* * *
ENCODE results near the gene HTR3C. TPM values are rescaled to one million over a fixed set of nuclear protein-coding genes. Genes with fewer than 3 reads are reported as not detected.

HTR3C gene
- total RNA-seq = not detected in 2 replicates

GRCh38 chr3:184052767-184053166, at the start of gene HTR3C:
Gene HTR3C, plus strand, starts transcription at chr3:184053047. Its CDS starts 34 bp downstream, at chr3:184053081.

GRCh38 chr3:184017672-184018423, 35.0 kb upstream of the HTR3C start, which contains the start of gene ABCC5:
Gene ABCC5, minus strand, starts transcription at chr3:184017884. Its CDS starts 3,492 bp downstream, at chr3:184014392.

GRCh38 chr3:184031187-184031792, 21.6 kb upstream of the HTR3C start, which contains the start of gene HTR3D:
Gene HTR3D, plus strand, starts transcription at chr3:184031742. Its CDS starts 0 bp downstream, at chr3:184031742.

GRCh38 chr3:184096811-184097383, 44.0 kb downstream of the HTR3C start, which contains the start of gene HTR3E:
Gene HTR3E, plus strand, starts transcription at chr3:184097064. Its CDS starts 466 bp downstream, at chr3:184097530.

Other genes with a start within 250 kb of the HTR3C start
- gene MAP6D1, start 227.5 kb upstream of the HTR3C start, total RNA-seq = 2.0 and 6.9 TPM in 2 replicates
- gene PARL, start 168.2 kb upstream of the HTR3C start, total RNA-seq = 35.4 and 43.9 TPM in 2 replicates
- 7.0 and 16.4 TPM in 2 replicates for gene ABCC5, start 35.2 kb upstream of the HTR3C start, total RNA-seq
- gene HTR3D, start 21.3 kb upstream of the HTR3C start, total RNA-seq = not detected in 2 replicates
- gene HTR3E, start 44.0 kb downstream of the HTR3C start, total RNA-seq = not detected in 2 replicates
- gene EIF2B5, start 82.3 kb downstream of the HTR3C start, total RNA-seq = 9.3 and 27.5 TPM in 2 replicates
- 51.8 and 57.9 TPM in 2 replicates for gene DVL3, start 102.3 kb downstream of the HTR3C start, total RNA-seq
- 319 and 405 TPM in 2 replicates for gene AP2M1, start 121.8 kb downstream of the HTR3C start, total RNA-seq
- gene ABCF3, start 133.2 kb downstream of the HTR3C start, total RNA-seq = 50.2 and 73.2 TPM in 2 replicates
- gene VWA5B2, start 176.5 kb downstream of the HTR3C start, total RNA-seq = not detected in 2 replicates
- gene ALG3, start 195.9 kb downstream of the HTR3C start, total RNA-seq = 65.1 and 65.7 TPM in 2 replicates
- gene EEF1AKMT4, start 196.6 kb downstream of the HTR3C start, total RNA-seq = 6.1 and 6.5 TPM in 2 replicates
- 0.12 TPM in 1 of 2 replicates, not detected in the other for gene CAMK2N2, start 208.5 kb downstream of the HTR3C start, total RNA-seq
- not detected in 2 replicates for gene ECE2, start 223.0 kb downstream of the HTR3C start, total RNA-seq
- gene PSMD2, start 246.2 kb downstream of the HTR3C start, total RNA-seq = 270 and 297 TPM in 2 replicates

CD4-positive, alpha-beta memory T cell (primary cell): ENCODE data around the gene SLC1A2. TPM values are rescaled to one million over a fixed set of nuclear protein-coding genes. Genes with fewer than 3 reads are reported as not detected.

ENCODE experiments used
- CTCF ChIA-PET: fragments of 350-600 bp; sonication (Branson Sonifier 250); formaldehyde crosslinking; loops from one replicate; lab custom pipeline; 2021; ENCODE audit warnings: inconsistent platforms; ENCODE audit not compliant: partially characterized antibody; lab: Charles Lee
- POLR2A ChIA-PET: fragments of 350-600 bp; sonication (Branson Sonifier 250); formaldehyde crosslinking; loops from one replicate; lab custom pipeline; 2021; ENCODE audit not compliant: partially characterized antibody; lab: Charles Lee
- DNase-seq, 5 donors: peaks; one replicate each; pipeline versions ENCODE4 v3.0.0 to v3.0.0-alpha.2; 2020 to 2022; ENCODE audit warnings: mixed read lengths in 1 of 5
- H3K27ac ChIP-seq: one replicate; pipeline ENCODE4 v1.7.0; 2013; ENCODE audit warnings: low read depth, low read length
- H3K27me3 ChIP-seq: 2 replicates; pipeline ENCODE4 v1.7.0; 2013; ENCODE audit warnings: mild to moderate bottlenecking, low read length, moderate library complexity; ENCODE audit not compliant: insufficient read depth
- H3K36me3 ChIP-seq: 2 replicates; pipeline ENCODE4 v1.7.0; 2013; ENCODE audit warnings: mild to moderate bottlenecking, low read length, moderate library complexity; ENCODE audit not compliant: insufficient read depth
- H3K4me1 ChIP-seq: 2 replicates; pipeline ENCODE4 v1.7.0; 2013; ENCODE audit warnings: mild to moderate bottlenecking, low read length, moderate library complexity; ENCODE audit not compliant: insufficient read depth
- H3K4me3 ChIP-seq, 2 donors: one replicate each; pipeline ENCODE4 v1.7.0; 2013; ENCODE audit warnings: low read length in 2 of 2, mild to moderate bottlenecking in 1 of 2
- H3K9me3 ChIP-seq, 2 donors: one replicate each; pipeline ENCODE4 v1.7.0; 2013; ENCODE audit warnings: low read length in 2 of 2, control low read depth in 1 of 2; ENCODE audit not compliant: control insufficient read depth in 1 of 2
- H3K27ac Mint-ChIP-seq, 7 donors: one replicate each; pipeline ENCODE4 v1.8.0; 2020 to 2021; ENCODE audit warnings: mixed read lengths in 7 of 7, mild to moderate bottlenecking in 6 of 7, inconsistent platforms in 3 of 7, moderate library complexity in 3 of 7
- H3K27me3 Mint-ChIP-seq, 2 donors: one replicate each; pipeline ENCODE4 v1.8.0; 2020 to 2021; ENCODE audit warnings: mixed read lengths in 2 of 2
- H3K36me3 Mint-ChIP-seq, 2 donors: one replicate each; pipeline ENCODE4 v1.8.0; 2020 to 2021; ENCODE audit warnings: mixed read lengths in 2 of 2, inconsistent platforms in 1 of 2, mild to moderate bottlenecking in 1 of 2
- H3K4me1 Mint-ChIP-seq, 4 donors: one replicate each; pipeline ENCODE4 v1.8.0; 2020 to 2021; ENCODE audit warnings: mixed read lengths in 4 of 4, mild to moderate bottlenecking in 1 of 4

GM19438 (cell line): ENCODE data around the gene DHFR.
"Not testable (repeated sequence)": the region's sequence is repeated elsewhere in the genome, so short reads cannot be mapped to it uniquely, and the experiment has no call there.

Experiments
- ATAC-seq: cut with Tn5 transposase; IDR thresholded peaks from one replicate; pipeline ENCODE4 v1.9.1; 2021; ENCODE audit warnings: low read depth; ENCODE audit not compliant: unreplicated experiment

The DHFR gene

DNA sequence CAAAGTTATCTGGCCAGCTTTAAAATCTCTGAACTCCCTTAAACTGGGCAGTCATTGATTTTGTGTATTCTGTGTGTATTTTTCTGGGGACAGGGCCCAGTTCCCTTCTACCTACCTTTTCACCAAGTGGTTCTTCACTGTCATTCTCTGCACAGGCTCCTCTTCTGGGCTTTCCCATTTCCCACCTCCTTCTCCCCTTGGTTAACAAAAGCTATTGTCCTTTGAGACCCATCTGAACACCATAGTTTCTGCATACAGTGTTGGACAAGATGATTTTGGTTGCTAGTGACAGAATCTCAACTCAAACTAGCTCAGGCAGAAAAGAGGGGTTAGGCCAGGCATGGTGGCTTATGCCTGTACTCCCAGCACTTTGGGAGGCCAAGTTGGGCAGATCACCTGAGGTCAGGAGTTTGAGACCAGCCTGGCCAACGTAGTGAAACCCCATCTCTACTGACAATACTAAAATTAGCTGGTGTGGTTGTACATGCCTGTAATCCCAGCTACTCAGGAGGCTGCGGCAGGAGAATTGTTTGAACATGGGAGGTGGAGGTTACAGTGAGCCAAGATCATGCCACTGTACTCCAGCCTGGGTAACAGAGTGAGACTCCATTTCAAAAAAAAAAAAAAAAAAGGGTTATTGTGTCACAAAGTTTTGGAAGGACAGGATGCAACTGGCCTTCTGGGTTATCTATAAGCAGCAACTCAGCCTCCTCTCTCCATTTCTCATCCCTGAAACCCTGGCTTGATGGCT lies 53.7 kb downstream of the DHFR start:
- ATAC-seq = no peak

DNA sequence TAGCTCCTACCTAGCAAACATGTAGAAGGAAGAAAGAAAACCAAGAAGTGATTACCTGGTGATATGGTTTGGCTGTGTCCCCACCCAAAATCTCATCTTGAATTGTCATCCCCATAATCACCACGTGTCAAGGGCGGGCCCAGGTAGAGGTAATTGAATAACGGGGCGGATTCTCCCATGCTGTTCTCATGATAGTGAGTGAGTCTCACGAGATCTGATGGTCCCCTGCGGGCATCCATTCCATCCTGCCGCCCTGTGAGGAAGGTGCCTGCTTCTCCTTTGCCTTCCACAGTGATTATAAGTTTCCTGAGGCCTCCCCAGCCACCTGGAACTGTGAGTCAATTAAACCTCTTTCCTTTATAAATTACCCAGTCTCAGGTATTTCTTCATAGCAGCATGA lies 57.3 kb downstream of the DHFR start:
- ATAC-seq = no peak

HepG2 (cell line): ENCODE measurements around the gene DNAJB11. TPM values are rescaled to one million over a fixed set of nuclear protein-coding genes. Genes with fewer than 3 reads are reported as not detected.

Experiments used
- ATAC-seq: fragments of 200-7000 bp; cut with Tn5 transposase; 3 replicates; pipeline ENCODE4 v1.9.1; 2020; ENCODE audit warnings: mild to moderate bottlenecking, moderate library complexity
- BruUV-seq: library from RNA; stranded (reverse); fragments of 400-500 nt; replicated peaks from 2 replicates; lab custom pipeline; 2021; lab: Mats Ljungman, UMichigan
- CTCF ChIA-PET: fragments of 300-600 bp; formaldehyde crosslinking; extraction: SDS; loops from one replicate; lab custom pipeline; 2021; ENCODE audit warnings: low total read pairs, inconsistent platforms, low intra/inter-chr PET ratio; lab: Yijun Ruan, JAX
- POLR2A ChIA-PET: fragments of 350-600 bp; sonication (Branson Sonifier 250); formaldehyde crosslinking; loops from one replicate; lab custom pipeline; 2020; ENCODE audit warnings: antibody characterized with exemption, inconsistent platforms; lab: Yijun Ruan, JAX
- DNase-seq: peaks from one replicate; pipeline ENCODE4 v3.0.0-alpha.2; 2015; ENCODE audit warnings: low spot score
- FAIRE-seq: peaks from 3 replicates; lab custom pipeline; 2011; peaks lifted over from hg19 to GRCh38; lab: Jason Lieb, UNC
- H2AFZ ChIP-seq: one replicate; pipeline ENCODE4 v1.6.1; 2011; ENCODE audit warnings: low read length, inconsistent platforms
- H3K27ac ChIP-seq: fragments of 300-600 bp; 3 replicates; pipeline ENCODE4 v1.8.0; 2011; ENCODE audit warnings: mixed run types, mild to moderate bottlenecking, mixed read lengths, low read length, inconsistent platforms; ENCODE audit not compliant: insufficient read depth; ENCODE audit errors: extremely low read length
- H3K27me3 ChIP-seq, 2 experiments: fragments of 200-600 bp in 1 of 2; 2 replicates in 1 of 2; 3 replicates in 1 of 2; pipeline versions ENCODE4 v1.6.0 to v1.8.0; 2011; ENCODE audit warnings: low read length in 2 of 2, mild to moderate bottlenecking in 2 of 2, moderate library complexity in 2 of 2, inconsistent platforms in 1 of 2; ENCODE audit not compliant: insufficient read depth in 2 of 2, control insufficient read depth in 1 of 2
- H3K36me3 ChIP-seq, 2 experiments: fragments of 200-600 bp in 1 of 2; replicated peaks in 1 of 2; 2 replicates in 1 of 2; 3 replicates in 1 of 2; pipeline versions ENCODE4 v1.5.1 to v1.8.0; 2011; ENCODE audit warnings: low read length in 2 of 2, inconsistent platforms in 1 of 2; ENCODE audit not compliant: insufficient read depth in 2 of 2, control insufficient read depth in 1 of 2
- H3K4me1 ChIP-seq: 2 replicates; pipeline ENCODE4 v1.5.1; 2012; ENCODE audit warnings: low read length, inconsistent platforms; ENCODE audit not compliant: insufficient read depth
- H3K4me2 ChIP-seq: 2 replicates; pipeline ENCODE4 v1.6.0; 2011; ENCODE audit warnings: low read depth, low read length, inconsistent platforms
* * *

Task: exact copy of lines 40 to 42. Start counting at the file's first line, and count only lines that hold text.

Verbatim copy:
- H3K27me3 Mint-ChIP-seq, 2 donors: one replicate each; pipeline ENCODE4 v1.8.0; 2020 to 2021; ENCODE audit warnings: mixed read lengths in 2 of 2
- H3K36me3 Mint-ChIP-seq, 2 donors: one replicate each; pipeline ENCODE4 v1.8.0; 2020 to 2021; ENCODE audit warnings: mixed read lengths in 2 of 2, inconsistent platforms in 1 of 2, mild to moderate bottlenecking in 1 of 2
- H3K4me1 Mint-ChIP-seq, 4 donors: one replicate each; pipeline ENCODE4 v1.8.0; 2020 to 2021; ENCODE audit warnings: mixed read lengths in 4 of 4, mild to moderate bottlenecking in 1 of 4